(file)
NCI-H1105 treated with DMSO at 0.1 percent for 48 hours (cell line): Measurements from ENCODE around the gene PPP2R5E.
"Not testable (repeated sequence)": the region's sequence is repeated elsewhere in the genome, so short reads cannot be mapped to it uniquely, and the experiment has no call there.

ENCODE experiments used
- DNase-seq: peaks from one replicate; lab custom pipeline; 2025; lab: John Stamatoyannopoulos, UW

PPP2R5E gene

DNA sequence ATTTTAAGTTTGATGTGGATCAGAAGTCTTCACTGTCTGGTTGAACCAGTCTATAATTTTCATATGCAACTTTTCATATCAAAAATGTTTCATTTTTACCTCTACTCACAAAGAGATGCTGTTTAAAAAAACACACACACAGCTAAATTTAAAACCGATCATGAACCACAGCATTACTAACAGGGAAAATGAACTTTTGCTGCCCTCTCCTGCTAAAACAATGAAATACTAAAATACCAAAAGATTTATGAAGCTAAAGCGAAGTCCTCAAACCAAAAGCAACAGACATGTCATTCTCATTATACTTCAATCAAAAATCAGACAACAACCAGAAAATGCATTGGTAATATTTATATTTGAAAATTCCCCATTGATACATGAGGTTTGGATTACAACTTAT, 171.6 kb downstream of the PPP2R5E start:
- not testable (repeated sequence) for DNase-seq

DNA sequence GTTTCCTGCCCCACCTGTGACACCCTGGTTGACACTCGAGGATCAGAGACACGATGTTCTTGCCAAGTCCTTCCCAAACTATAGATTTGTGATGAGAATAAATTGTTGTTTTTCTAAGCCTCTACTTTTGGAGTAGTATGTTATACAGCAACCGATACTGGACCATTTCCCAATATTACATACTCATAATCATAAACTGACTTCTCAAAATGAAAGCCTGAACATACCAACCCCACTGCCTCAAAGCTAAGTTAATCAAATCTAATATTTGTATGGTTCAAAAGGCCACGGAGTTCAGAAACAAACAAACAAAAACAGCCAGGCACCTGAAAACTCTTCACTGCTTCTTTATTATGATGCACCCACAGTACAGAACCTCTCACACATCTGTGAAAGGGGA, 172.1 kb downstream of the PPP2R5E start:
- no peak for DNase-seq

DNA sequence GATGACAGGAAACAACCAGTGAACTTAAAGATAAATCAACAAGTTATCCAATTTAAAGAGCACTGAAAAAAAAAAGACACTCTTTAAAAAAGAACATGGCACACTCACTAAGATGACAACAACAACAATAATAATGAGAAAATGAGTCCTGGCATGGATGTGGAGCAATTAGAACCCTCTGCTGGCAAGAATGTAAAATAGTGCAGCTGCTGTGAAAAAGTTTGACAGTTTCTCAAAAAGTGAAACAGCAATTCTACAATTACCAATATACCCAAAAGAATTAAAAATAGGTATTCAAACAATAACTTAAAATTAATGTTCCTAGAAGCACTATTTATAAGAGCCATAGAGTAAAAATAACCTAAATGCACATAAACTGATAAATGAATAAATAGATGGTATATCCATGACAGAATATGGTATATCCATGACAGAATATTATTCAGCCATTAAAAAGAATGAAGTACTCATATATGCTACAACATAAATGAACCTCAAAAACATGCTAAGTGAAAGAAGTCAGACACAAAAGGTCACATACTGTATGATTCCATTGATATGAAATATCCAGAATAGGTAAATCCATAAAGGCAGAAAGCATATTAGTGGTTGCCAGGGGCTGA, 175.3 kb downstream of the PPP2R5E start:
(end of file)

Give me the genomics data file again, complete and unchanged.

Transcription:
NCI-H1105 treated with DMSO at 0.1 percent for 48 hours (cell line): Measurements from ENCODE around the gene PPP2R5E.
"Not testable (repeated sequence)": the region's sequence is repeated elsewhere in the genome, so short reads cannot be mapped to it uniquely, and the experiment has no call there.

ENCODE experiments used
- DNase-seq: peaks from one replicate; lab custom pipeline; 2025; lab: John Stamatoyannopoulos, UW

PPP2R5E gene

DNA sequence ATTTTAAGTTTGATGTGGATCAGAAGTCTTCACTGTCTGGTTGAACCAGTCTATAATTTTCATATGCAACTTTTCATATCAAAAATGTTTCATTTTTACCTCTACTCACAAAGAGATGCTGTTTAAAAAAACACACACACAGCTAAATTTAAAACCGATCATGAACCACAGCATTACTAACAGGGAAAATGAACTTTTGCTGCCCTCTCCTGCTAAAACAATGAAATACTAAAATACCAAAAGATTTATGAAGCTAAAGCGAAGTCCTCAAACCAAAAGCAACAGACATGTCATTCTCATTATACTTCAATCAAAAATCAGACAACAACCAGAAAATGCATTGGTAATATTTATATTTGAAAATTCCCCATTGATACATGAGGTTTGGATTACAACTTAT, 171.6 kb downstream of the PPP2R5E start:
- not testable (repeated sequence) for DNase-seq

DNA sequence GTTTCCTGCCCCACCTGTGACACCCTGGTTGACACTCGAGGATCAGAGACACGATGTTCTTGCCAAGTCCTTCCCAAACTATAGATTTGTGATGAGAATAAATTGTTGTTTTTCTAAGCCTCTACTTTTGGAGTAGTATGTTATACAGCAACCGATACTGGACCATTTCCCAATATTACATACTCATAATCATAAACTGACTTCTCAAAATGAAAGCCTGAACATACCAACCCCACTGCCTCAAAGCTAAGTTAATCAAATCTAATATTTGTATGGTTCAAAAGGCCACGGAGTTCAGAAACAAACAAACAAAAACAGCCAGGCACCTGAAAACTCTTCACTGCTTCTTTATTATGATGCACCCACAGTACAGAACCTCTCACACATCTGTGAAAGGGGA, 172.1 kb downstream of the PPP2R5E start:
- no peak for DNase-seq

DNA sequence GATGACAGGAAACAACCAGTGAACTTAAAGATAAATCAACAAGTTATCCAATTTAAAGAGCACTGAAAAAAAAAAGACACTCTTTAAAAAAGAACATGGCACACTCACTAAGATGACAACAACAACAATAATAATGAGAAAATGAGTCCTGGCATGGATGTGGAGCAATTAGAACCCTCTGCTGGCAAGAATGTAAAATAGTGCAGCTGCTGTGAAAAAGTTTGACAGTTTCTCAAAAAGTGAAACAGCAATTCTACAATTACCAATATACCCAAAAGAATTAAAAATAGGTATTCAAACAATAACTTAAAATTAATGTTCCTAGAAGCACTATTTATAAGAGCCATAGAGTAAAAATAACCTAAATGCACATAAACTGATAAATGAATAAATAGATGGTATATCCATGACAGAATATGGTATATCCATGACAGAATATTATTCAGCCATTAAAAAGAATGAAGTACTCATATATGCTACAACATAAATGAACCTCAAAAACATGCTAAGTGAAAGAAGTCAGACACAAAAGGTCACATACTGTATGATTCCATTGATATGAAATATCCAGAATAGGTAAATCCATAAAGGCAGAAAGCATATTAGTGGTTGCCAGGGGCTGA, 175.3 kb downstream of the PPP2R5E start: